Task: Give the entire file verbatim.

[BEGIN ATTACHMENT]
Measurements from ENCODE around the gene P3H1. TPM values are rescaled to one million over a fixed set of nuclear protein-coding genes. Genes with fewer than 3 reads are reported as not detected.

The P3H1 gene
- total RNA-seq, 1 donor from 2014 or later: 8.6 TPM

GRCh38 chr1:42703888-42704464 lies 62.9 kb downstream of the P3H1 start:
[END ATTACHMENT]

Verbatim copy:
Measurements from ENCODE around the gene P3H1. TPM values are rescaled to one million over a fixed set of nuclear protein-coding genes. Genes with fewer than 3 reads are reported as not detected.

The P3H1 gene
- total RNA-seq, 1 donor from 2014 or later: 8.6 TPM

GRCh38 chr1:42703888-42704464 lies 62.9 kb downstream of the P3H1 start: